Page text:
A guide to Italian Carnival sweets

Carnival sweets are a part of Italian culture in every region of the country. The classic recipes are handed down from generation to generation, ensuring important customs and traditions live on.
Italians love to socialise around food, and Carnival provides a great excuse to do just that. The baking and frying of sweets is not only a way of showing love and appreciation, it is a matter of showing respect to previous generations.
These tasty treats liven up carnival celebrations and bring families together in a very special way. This tradition spans several centuries in Italy, and over the years, different regions of the country have developed their own pastries, cakes and cookies to mark their celebrations.

Carnival sweets

What are the most popular Carnival sweets in Italy?

These delicious pastries are made in many different ways. For instance, the famous bugie di carnevale is famous in Piedmont and Liguria. However, in Tuscany a similar sweet is known as cenci. Chiacchiere is popular in southern Italy, while crostoli is the sweet of choice in the north. Similar sweets in Italy are fiocchetti, sfrappole, guanti and frappe. These are all variations of a base recipe that consists of strips of flour pastry which are either baked or fried. They are then dusted with icing sugar just before serving.

The history of carnival sweets

Carnival sweets have been popular in Italy since the reign of the Roman Empire. The Roman equivalent of Carnival was celebrated throughout the land with food and wine. On the menu was something called a ‘frictilia‘, which were special sweets fried in animal fat. Depending where in the Empire they were being prepared, they were coated in chocolate, honey, mascarpone or alchermes.

Carnival sweets

Carnival pancakes

Among the most popular variety of sweet consumed in Italy during carnival is a type of pancake. They come in many different shapes and sizes depending on the region, and they go by several names, including frittelle, fritole, castagnole and favette. Shaped like parcels or balls, they can be stuffed with fillings such as rice, custard, ricotta cheese or apple. The pastry is made with flour, butter, sugar and eggs.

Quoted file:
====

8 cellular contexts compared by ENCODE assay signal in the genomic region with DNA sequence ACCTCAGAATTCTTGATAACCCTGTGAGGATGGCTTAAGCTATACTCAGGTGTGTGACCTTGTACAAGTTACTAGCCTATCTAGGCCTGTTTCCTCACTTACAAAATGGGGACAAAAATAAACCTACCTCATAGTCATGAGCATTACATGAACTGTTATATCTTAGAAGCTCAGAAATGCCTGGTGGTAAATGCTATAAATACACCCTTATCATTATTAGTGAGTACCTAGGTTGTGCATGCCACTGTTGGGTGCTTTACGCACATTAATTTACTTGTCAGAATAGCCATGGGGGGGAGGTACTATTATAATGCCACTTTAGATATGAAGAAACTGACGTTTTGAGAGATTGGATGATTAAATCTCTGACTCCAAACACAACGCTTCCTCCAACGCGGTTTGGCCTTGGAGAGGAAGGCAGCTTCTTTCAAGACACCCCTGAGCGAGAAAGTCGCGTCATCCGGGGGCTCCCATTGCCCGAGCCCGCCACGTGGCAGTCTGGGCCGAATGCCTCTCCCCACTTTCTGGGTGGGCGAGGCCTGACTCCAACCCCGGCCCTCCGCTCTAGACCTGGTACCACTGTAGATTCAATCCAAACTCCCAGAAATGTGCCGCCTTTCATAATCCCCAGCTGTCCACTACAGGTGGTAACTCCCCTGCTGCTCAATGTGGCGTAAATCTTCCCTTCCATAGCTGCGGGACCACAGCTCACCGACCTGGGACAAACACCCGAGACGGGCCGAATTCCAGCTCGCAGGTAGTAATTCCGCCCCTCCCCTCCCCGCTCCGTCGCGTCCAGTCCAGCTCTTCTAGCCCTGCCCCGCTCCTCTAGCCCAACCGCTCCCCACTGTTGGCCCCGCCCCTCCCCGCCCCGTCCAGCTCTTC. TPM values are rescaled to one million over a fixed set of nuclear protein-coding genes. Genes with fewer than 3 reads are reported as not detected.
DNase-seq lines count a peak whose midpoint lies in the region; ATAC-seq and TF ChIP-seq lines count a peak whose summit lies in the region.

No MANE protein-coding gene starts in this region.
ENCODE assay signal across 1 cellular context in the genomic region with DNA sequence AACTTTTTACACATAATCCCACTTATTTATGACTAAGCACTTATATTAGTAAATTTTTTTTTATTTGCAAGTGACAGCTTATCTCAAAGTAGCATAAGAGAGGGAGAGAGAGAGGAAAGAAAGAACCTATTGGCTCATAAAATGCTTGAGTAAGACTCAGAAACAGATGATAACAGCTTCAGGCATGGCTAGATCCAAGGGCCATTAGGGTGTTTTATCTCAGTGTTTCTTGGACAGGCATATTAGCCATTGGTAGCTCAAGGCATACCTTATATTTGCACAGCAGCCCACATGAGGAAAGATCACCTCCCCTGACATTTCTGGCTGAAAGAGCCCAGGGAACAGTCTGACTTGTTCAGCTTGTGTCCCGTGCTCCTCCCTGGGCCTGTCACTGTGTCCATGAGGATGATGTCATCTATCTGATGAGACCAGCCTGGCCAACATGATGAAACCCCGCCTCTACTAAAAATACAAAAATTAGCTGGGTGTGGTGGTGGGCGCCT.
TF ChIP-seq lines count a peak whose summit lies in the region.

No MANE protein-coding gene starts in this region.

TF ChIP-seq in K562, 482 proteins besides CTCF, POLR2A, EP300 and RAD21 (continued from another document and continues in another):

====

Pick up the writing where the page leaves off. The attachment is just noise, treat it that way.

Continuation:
Other varieties of Carnival sweets: Lombardia, Emilia, Toscana

In both Lombardy and Emilia, Italian Carnival is celebrated with a mixture of cream-filled shortcrust pastry that is deep fried. This is called tortelli dolci, which is very similar in shape to the tortello salato.
In Tuscany, the sweet of choice is schiacciata alla fiorentina, which is a soft cake. The berlingozzo has been popular in the Tuscany region since the 15th century, and consists of anise-flavoured pastry and cream. In Marche, the arancini di carnevale is the carnival sweet of choice. This stunning pastry consists of layers of egg dough which are rolled together before being fried and covered with honey. The famous zeppole are famous throughout Italy, and are prepared to celebrate the feast of Saint Joseph in all areas of the country.

Carnival sweets

Carnival sweets in Sardinia, Umbria, Marche and Campania

Particularly in Sardinia, Umbria and Marche, this beautiful creation always makes an appearance during Carnival time. Zeppole is made with flour, yeast and water, which is fried in animal fat and stuffed with custard, chocolate or cream. You will see these unmistakable sweets being prepared from scratch in towns and cities throughout Italy, and they are served in and around Naples to celebrate Father’s Day.
Italians love to prepare comfort food that can be enjoyed in family gatherings. Carnival is a great excuse for family and friends to come together, socialise and share in the wonder of pastries, cakes and desserts.